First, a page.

UAV Navigation in depth: Flight Envelope
In aerodynamics, the flight envelope defines operational limits for an aerial platform with respect to maximum speed and load factor given a particular atmospheric density. The flight envelope is the region within which an aircraft can operate safely.
If an aircraft flies 'outside the envelope' it may suffer damage; the limits should therefore never be exceeded. The term has also been adopted in other fields of engineering when referring to the behaviour of a system which is operating beyond its normal design specification, i.e. 'outside the flight envelope' (even if the system is not even actually flying).
There are several types of aircraft flight envelope diagram, normally depicting the relation between one flight parameter and another. The most common diagram includes airspeed (normally expressed in Mach) and flight altitude variation (V-h) or airspeed and load variation (V-n).
This second diagram is the most important and common plot used as it shows structural load limits as a function of airspeed. This flight envelope is normally defined during the design phase. A chart of speed versus load factor (or V-n diagram) is a way of showing the limits of an aircraft's performance. It shows how much load factor can be safely achieved at different airspeeds.
The definition and analysis of the V-n diagram is critical during the design of an aircraft as it affects the operation of the aircraft. A manoeuvre or gust of wind may temporarily force an aircraft outside its safe flight envelope and thereby cause structural damage endangering flight safety.
V-n FLIGHT ENVELOPE
The following is a basic V-n diagram (sometimes referred to as a V-g diagram) including the most important features of such diagrams. The diagram does not belong to a specific airplane. In this example the V-n diagram represents airspeed (horizontal axis) against load factor (vertical axis). In more complex aircraft the diagram may vary.
Load Factor. An aircraft structure is designed to be able to withstand the forces exerted upon it during flight; together, these forces are calculated as the load factor and may vary depending on the phase of flight; the load factor is defined as the relationship between lift and the weight of the aircraft:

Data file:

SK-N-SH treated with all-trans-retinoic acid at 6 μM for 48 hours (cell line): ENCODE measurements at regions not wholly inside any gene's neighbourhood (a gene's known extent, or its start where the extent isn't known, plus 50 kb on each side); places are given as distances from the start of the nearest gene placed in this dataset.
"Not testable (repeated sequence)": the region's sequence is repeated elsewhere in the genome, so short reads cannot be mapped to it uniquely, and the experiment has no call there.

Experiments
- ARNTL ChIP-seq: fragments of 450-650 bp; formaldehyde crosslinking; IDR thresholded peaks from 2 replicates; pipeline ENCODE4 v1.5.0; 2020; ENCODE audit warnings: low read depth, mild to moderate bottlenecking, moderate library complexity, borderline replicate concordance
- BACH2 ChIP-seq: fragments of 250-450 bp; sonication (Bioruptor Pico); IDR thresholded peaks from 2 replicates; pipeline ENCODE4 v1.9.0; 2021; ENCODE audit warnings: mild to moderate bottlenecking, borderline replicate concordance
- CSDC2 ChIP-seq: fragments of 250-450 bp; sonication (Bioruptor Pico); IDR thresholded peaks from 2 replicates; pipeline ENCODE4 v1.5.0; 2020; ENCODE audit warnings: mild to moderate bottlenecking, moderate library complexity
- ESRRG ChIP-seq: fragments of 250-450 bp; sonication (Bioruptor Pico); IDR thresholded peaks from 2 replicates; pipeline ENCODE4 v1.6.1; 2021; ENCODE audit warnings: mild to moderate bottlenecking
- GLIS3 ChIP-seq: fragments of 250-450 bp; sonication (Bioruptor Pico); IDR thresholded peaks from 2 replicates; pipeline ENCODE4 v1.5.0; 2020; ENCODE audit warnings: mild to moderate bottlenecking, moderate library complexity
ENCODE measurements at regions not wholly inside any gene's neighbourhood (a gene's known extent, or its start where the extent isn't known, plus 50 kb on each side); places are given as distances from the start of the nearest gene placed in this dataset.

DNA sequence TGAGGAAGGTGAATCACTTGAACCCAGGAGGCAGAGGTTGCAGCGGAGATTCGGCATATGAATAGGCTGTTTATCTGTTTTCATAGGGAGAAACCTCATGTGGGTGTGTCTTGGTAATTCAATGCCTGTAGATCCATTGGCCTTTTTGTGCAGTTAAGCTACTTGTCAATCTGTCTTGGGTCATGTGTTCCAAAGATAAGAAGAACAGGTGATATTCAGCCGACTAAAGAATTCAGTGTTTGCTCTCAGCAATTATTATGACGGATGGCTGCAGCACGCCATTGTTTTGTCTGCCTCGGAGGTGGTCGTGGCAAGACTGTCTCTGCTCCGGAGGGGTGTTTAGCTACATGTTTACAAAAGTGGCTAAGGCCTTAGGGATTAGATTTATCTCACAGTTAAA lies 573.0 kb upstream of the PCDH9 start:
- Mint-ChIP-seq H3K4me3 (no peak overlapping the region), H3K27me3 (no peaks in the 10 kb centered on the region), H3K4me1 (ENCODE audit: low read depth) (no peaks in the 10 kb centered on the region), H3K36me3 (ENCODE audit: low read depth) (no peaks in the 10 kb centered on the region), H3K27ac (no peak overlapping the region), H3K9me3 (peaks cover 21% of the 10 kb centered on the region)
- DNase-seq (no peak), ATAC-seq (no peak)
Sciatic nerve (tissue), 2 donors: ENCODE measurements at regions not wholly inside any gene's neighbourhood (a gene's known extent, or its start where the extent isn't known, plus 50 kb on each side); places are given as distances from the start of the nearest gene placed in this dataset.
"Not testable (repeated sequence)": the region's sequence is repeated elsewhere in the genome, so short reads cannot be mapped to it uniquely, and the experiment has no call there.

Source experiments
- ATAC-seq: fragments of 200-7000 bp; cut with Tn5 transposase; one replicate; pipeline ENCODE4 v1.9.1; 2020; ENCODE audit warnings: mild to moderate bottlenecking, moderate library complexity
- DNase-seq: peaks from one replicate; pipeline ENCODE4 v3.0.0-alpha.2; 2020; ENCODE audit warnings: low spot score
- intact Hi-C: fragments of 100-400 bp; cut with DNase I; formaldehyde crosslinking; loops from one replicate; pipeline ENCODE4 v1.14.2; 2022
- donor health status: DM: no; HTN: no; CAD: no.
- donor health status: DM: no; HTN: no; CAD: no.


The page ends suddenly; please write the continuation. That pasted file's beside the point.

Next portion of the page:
n = Load factor
L = Lift
W = Weight
The load factor is equal to 1 when the aircraft is static on the ground, with only gravity acting upon it. The load factor can therefore be defined as a multiple of gravitational acceleration g.
There are various important features of the V-n diagram:
- The normal stall speed (point A) is defined by the aerodynamic characteristics of the platform. In the example above the aircraft is capable of developing n=1 (1g) at 62 mph, which is the wing level stall speed of the aircraft.
- The intersection of the positive limit of the load factor and the line of maximum lift (point B) defines the maximum airspeed that allows full manoeuverability. This point is called the manoeuver speed or corner speed. At lower speeds, the structure cannot be overstressed as it will stall before reaching the limit load factor. At the manoeuver airspeed the aircraft's limit load factor will be reached at the lowest possible airspeed. At higher speeds, possible structural damage may be caused. In the diagram above, the manoeuvering speed is reached in n=4.4g and IAS=137 mph.
- The intersection of the negative limit load factor and line of maximum negative lift capability (point C) defines the maximum airspeed that allows full manoeuverability in a negative lift situation. As the graph shows, airspeeds greater than point C provide sufficient negative lift to damage the structure.
- The airspeed necessary to produce a given negative load factor is higher than that to produce the same positive load factor.
- To ensure structural safety, a maximum structural cruise speed should be defined. It is normally defined as a reference point for every aircraft; in the example above it is 180mph. Additionally, the diagram defines the never exceed speed or diving speed. This is the maximum speed (normally 1.25 Cruise speed) before the aircraft enters the region where structural failure is possible.
- When an aircraft is operated in the regions called Structural Damage or Structural Failure, unacceptable permanent deformation of the primary structure and a high rate of fatigue may take place. Operation above the limit load factor must therefore be avoided in normal operation.
THE AUTOPILOT AND THE FLIGHT ENVELOPE
UAV Navigation's autopilots are designed such that commands sent by the autopilot will ensure that the aircraft always operates within the safe flight envelope, unless intentionally provoked by the operator. Such overcommands may provoke a platform to fly 'outside the envelope', causing damage to the airframe and perhaps even the loss of the aircraft. This safety feature of UAV Navigation's autopilots is built into the software as part of the adaptation process.